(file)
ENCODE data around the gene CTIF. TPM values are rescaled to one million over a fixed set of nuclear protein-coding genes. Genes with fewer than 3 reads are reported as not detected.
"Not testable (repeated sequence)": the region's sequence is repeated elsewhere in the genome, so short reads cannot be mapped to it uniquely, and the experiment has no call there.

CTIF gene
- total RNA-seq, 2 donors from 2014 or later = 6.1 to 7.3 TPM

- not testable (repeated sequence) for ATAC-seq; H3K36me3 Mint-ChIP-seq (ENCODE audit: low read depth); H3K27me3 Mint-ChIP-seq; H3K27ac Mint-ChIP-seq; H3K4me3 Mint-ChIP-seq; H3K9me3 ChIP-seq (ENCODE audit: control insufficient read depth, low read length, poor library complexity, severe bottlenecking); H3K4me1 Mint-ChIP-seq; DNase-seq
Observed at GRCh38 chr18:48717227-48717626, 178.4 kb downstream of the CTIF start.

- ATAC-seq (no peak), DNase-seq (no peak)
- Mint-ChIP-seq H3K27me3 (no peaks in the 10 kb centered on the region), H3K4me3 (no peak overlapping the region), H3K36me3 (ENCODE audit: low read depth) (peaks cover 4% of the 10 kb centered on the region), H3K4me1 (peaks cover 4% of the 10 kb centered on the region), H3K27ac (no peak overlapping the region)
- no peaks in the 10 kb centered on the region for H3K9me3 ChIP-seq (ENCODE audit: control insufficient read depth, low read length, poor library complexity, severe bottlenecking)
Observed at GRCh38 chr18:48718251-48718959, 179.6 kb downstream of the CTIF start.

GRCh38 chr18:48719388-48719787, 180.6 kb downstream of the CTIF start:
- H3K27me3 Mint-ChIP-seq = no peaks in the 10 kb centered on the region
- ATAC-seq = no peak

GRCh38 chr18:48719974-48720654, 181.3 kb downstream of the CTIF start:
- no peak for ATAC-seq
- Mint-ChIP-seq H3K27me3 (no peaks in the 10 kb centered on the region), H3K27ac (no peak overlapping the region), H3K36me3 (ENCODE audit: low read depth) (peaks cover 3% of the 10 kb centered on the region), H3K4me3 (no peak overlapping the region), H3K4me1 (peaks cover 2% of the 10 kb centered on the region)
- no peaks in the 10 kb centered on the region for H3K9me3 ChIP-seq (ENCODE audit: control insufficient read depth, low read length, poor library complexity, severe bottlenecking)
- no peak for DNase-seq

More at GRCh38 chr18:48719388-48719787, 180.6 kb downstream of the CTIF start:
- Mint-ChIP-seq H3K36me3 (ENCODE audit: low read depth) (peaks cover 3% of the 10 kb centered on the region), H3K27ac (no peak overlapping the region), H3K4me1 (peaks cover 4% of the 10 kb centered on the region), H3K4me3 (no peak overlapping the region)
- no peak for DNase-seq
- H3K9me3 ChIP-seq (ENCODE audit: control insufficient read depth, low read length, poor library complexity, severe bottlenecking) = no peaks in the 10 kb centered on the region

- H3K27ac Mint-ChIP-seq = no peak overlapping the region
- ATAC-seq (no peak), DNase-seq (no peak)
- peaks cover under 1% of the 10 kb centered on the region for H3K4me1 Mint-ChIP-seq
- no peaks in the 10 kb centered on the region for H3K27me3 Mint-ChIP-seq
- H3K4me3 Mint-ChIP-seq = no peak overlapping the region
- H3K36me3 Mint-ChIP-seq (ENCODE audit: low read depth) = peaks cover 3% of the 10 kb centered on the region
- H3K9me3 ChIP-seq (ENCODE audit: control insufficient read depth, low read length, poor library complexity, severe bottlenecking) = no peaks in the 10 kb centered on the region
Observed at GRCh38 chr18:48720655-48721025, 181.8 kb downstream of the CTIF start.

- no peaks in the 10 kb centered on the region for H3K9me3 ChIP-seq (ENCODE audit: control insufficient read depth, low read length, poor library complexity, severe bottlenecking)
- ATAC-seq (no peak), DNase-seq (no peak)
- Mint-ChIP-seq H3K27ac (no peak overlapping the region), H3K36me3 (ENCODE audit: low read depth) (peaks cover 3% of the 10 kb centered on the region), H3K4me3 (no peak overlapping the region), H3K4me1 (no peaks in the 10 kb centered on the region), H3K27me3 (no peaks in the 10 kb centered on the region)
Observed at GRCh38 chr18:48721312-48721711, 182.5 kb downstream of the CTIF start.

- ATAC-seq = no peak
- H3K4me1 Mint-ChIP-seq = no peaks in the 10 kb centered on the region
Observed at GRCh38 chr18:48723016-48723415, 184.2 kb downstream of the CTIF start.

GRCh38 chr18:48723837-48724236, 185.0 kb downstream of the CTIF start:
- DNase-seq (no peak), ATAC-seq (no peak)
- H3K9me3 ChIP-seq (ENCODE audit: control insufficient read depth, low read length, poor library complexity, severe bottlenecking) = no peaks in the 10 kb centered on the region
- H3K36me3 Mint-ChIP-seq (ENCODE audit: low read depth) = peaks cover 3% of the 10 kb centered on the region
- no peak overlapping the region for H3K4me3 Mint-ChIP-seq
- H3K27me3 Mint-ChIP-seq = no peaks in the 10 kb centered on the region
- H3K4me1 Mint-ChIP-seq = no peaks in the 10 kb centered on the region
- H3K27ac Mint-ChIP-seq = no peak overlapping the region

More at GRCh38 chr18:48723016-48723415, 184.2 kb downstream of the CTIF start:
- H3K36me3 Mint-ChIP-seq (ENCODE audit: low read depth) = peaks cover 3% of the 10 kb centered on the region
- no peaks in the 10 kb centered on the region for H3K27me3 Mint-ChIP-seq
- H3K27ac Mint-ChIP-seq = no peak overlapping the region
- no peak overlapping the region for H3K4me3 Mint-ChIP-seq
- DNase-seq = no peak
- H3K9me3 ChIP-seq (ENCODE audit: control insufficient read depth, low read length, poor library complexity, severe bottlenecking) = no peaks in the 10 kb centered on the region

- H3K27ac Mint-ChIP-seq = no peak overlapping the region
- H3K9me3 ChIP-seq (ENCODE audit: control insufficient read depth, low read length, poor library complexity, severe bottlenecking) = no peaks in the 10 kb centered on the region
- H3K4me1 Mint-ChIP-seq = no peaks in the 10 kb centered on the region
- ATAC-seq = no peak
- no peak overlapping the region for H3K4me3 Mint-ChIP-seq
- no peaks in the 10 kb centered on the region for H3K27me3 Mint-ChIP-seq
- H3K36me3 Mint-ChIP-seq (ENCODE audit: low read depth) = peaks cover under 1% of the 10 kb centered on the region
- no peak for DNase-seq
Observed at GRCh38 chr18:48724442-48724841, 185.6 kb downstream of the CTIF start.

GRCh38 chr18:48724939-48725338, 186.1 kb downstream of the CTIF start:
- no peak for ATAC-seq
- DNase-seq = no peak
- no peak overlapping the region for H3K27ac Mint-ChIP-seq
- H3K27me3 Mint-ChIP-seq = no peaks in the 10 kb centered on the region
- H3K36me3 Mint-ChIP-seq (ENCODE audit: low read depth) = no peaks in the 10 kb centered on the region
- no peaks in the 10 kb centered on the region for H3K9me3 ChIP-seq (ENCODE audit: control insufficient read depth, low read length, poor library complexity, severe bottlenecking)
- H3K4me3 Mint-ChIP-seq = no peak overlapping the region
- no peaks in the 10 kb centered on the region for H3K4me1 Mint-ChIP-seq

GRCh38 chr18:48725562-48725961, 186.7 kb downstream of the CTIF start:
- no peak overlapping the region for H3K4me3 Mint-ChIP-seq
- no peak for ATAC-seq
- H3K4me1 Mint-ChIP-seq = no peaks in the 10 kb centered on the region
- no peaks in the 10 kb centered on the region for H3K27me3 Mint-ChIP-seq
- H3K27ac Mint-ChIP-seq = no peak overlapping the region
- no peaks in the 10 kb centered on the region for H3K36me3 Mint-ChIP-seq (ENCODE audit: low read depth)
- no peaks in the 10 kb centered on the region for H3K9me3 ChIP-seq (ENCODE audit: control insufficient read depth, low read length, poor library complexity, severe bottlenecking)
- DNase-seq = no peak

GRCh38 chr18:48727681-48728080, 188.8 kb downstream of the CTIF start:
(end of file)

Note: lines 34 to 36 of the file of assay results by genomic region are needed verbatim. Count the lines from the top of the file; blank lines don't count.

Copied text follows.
Observed at GRCh38 chr18:48721312-48721711, 182.5 kb downstream of the CTIF start.

- ATAC-seq = no peak
- H3K4me1 Mint-ChIP-seq = no peaks in the 10 kb centered on the region